The Big Switch: Lessons Learned From Making our Conference Virtual

Yael Shapira, OLAM's Director of Network Engagement and Programs, shares her top 5 lessons learned from planning our first virtual Focal Point.

Like many things in 2020, OLAM’s annual Focal Point conference, the premier Jewish convening on global Jewish responsibility, was not how it was intended to be. In “The Before Times,” my team and I were in the process of organizing Focal Point as an in-person gathering to take place in June 2020 in New York. I was reviewing catering menus, negotiating with local hotels, and getting people from our network of 50+ Jewish and Israeli global service, international development, and humanitarian aid organizations excited to book their tickets to join us from over 7 countries.

And then came the pandemic.

Plans had to be changed, conversation topics shifted, and local travel and health restrictions taken into account. Our well-laid plans were upended and the in-person June gathering became an October virtual one. But, like many things in 2020, silver linings were abound.

Now that I’m on the other side of the virtual conference, not only can I catch up on sleep, but I am proud of what my team accomplished: a highly professional gathering that fostered intimacy, learning, and connection and combined compelling content with (almost!) seamless technology. It was our largest most diverse Focal Point yet, with over 275 participants from 17 countries.

In the hopes that my experience can be of use to others, here are my top 5 lessons learned from planning a virtual conference.

1. The Event Is Only as Successful as Its Team

OLAM has a lean staff of 5 people, so there was a limit to what we were able to undertake. As we started to understand the complexity of what goes on behind the scenes of a virtual conference, we decided to bring onboard consultants and support staff with the necessary expertise to help us tackle various technical pieces and allow our team to focus on the content:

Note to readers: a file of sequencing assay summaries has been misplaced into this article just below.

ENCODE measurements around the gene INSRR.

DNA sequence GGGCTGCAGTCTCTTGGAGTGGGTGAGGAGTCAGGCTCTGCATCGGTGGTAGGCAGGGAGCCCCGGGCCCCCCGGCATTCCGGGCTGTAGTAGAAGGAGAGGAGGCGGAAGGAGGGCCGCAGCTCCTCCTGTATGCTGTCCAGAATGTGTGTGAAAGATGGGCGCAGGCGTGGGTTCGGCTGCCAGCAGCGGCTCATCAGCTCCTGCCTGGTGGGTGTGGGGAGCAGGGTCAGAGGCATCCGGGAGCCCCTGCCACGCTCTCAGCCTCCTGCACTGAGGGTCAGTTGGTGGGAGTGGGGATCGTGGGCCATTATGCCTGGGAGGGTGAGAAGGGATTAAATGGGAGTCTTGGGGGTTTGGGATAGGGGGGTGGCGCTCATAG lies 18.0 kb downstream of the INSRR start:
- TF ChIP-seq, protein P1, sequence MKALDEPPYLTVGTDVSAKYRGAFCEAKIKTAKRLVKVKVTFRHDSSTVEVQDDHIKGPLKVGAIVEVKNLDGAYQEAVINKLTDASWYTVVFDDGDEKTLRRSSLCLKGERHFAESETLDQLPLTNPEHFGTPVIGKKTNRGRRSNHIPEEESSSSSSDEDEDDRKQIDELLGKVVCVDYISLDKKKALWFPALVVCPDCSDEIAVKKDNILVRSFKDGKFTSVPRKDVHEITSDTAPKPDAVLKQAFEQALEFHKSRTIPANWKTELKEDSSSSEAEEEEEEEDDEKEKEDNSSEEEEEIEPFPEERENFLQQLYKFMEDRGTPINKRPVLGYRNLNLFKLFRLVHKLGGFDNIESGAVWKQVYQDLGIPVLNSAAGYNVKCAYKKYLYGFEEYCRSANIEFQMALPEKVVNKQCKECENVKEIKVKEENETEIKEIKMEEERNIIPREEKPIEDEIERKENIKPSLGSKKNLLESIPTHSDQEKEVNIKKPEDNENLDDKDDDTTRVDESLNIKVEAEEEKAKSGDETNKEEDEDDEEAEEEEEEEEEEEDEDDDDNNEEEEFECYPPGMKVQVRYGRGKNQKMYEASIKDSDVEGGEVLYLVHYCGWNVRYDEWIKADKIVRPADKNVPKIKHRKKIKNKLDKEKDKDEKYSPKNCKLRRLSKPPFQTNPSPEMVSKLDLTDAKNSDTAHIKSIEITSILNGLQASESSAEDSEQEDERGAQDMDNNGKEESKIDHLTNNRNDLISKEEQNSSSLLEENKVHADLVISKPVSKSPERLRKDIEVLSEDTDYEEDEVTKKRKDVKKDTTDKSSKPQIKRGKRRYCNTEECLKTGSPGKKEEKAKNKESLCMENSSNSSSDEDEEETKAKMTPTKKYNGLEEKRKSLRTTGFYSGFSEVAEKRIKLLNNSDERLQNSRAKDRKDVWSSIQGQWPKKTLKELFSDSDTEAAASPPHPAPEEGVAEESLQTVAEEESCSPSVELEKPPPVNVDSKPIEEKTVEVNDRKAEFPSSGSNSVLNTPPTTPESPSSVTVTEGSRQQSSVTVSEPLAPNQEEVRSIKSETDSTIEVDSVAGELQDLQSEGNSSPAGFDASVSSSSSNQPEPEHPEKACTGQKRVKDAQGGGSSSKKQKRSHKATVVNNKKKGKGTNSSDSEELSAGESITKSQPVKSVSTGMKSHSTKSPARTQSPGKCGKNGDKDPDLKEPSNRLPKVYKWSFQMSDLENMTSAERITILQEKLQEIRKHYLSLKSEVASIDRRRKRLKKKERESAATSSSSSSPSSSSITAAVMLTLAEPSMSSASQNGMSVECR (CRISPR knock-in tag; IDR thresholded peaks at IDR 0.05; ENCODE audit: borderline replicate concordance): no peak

• An event planning team – Among other things, their role was to research and recommend virtual platforms, understand and explain the ins and outs of Zoom, liaise with web developers and the producer, develop a timeline and to do list, while guiding us on the latest trends and best practices in virtual programming.
  • A producer – His role was to create a polished and seamless look to our plenary sessions, which were broadcast simultaneously on Facebook Live. He designed the Zoom meeting with our logo and brand colors, added titles to speakers, incorporated pre-recorded pieces so that they integrated with the live material, and spotlighted speakers according to a session script that we provided.
  • Tech leads assigned to breakout sessions – Each Tech Lead was in charge of recording the session, spotlighting speakers, muting/unmuting participants, sharing presentations, taking screenshots, monitoring the Chat, and much more. It’s important that this is a separate role, not taken by the session’s moderator or speaker. An added bonus was that we hired young professionals looking to commence a career in international development, so joining our staff allowed them to take part in the conference and expand their network.

2. Choose the Right Platform